I learned a few things during this race. First, I learned that while I do so love my Orange Mud HydraQuiver, I think it’s time I invest in the Gear Vest or Endurance Pack. I didn’t hydrate well during the first loop. I was too busy worrying about staying upright and not walking with the pack of runners behind me that I didn’t want to risk taking my bottle out of the vest. Having a hands-free option would have been much better.
I also learned that I love trails but shorter ones. I also prefer hiking to trail running. One of my favorite things is to be out in nature and tree bathing, but I find myself staring at my feet far too often on trails to really enjoy my time out there.
Another thing I learned is that this race was incredibly difficult because of the mental aspect. At no point could I let my guard down and at no point could I just let my mind wander. Because of the challenging terrain and course, my brain was firing on all cylinders for almost three hours straight. Running is already 90% mental for me and I felt like I was in fight or flight mode for the duration of the race.
Oooh, I also learned that I’m a fairly graceful fall-er. It was my first trail biff and I came out almost entirely unscathed!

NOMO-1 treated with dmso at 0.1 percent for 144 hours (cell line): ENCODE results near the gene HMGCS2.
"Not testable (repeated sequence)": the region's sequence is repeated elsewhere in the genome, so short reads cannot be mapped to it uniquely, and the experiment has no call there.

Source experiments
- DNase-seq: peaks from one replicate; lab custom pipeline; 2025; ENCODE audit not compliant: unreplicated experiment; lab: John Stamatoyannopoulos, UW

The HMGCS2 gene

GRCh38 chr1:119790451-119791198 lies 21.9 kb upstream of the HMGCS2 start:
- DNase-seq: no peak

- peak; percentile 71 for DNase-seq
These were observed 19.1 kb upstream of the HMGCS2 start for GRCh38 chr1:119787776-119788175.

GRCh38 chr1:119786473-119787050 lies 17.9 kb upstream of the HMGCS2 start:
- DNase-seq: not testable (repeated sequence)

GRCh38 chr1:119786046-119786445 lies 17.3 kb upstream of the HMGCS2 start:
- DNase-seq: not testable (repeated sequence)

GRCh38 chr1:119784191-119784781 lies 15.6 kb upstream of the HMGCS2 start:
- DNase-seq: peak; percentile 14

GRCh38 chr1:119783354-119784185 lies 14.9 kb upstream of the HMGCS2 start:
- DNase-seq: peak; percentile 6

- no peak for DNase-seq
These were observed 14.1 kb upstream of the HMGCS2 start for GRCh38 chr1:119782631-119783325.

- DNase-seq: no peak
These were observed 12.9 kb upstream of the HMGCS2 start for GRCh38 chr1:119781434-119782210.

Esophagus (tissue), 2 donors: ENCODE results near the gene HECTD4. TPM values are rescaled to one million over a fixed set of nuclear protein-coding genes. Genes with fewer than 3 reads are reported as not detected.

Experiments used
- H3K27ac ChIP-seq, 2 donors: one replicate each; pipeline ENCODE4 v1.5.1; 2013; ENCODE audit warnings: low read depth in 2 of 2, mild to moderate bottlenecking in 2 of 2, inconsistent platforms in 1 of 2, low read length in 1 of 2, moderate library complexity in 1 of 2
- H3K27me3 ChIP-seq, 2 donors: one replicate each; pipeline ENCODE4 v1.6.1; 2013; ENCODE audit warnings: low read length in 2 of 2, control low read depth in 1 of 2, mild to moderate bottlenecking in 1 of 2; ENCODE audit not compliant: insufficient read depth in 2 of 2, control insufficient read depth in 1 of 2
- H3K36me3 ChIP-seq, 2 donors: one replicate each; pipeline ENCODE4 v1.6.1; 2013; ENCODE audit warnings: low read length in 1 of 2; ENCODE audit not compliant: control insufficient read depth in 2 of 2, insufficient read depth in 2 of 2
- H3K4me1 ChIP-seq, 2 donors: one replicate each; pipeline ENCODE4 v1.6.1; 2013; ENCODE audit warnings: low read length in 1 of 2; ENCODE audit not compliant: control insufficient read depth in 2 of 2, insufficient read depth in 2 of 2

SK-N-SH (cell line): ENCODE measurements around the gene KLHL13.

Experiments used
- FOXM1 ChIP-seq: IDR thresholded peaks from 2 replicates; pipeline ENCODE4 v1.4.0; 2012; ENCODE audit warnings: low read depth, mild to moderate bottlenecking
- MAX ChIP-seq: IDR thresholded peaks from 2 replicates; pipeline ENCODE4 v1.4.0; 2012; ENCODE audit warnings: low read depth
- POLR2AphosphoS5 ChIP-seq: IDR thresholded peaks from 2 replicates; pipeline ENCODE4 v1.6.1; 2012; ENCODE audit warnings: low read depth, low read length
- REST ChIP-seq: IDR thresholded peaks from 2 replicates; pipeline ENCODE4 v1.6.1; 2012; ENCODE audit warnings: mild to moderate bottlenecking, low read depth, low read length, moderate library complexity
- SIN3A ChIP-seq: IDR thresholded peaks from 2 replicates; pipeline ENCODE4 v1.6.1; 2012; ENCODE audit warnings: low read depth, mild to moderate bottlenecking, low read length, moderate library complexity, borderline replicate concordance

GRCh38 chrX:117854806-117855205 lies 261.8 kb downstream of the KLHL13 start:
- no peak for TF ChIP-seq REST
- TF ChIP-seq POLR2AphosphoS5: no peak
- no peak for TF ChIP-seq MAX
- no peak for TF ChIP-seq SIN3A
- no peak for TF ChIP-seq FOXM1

Will I do it again?
I dunno. Maybe the Minnehaha 5 Miler instead. We’ll see. It was really haaaaaarrrrrrdddd!
The Leave No Trace trail half was one of the hardest races I’ve ever run. It was legit crazy hard. The terrain was unrelenting. Steep descent followed up steep ascent, and back again. The drops were almost vertical in some places. The roots were plentiful. My calves and feet took a beating, and my glutes were fired up in some kind of way! It certainly lived up to all the hype.
LNT was very well organized and I’m glad I finally signed up for it this year. It was incredibly challenging and see that medal? That thing’s gotta weigh at least 85 pounds. No joke. And it was the hardest earned medal in the history of medals.
If you love trails and you’re looking for a challenge, Leave No Trace Trail Marathon and Half Marathon may be just the races you’re looking for!
Do you run trails?
What’s the hardest trail race you’ve run?